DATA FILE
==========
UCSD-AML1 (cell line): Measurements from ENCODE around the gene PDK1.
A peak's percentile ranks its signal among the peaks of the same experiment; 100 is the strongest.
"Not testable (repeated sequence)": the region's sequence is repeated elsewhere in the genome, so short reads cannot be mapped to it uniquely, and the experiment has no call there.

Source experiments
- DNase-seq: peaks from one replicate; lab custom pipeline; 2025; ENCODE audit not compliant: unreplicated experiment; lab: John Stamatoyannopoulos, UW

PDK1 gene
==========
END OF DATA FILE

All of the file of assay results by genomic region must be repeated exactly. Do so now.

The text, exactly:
UCSD-AML1 (cell line): Measurements from ENCODE around the gene PDK1.
A peak's percentile ranks its signal among the peaks of the same experiment; 100 is the strongest.
"Not testable (repeated sequence)": the region's sequence is repeated elsewhere in the genome, so short reads cannot be mapped to it uniquely, and the experiment has no call there.

Source experiments
- DNase-seq: peaks from one replicate; lab custom pipeline; 2025; ENCODE audit not compliant: unreplicated experiment; lab: John Stamatoyannopoulos, UW

PDK1 gene